Ash Wednesday: the first day fasting in Lent and 46 days before the feast of Easter Sunday. Always on a Wednesday, but because the date of Easter changes year on year, the actual date of Ash Wednesday can be on any Wednesday between 4 February and 10 March.
The date of Easter changes year on year because it’s historically tied to both the lunar and solar calendar. It all goes back to when the world moved from a calendar set by a Roman Emperor (Julius Caesar) one set by a Pope (Gregory XVIII).
Why does Easter keep changing?
Easter Sunday is set as the next Sunday following the first full moon after the vernal equinox. And if that’s not confusing enough, the full moon involved is not the ‘astronomical’ full moon – one you might actually see, but an ‘ecclesiastical’ full moon determined from tables. The ecclesiastical view of the universe is more or less in step with the reality but not quite. Make of that what you will...
The ‘vernal equinox’ – when night and day are exactly the same length, is ‘fixed’ as 21 March. That means Easter can fall any day after 22 March but no later than 25 April, at least in Western Christianity. Even that doesn’t always work out. Sometimes the ‘astronomical’ full moon actually does fall on the same day as the ‘astronomical’ equinox and before the fixed ‘ecclesiastical’ full moon determined from tables.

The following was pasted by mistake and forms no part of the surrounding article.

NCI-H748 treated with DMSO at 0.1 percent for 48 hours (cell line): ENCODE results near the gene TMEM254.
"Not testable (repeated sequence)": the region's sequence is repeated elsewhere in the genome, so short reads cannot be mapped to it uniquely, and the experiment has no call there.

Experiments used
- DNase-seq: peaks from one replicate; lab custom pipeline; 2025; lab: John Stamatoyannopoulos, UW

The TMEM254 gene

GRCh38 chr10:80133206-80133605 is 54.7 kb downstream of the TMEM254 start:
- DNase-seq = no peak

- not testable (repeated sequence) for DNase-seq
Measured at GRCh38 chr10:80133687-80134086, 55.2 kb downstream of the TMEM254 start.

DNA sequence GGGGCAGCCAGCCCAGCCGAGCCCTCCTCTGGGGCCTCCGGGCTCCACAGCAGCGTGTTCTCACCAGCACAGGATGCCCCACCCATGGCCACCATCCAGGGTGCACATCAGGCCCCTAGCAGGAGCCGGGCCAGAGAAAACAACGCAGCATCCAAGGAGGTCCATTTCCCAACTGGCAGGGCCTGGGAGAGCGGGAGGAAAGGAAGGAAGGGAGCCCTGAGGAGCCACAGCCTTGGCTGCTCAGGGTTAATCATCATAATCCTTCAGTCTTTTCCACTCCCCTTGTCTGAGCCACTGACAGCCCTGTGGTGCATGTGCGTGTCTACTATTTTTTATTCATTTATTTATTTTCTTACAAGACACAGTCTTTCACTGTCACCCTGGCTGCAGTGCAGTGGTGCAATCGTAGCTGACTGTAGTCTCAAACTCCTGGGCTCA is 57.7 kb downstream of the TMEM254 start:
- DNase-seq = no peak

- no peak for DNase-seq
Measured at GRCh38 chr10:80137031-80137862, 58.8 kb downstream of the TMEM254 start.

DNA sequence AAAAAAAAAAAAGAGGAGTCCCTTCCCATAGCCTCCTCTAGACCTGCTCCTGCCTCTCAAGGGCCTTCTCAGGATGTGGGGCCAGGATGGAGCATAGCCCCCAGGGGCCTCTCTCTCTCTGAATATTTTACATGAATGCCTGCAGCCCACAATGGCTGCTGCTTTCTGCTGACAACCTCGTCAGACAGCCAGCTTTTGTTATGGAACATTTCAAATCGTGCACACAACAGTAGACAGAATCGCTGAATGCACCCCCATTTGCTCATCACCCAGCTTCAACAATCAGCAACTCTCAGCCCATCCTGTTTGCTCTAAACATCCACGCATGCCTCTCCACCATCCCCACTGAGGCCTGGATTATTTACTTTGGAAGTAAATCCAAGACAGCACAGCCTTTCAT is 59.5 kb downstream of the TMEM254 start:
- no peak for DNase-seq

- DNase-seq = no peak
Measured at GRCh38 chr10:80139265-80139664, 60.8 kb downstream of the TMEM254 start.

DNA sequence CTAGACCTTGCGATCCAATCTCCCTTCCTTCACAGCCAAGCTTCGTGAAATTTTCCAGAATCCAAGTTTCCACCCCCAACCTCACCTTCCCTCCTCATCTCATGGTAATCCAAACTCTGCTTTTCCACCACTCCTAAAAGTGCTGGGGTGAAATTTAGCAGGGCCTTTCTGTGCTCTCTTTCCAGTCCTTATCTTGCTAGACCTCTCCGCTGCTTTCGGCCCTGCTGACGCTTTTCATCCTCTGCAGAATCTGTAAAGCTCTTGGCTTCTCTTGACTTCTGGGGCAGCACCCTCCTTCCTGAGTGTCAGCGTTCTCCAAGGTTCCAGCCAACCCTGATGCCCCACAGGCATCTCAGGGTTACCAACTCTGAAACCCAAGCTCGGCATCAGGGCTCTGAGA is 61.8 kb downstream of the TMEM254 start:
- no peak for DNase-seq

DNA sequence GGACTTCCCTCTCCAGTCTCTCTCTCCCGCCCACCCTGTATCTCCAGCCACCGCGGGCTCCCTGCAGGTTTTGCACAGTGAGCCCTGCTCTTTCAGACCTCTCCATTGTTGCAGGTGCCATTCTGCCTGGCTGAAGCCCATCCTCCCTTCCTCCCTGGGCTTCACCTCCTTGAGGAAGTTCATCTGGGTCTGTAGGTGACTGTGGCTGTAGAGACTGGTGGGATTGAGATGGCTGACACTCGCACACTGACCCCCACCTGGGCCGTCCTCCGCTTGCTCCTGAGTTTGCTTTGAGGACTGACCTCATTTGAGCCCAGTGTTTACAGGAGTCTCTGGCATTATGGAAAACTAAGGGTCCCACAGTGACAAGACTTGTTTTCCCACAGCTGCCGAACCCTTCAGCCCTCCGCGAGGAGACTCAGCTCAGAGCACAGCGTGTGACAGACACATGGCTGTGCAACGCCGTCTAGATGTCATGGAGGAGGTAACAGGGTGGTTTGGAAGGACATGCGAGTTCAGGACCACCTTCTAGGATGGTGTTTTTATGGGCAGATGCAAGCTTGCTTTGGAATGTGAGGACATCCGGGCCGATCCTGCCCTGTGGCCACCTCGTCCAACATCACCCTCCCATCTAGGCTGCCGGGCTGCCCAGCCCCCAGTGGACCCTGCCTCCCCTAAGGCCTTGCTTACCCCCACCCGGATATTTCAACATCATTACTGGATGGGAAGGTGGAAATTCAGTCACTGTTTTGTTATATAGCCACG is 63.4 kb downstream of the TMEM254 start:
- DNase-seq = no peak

Upto 4 Easters every year?
On top of that, there’s the effect of the International Date Line which splits the world into two simultaneous days. This means Easter could be on a different Sunday on each side of the line. In Eastern Christian traditions, continued adherence to the Julian religious calendar means Easter Sunday in 2012 falls a full week later than in the west, on 15 April.
This means that if you were prepared to travel around a bit, and adopt an ecumenical approach to Christian traditions worldwide, you could indulge yourself in rather more than your fair share of Easter eggs with two western Easters and at least two Eastern ones.
Is Lent about more than giving up?
Ash Wednesday, whenever it falls and which ever one you choose to celebrate is the day for receiving on your forehead the mark of the cross made with the ash of last year’s Palm Sunday crosses. The act is said the echoes the ancient Eastern tradition of throwing ashes over your head to signify repentance.
It’s not only the date of Easter that keeps changing. Over the centuries the Christian church has adapted its festivals to convert the ancient culture and traditions of the people adopting the faith. In an ever changing world, churches alive to local needs are continually looking for new ways to connect and communicate with their community.
Ash Wednesday: The Trivia File
According the pre New Testament apocryphal book of Maccabees, Jewish freedom fighters prepared for battle by fasting, wearing sackcloth and sprinkling ashes on their heads and clothes.
Quick Guide to Lent & Easter guides for Leaders
Eggs and Ashes: Practical and liturgical resources for Lent and Holy Week
by Ruth Burgess; Chris Polhill
- Material suitable for group worship or individual reflection
- Shrove Tuesday, Ash Wednesday, Mothering Sunday, Palm Sunday and Holy Week
- Liturgies, responses, prayers, poems, reflections, stories, sermon, songs, all-age
February 22nd, 2012 - Posted & Written by Laura White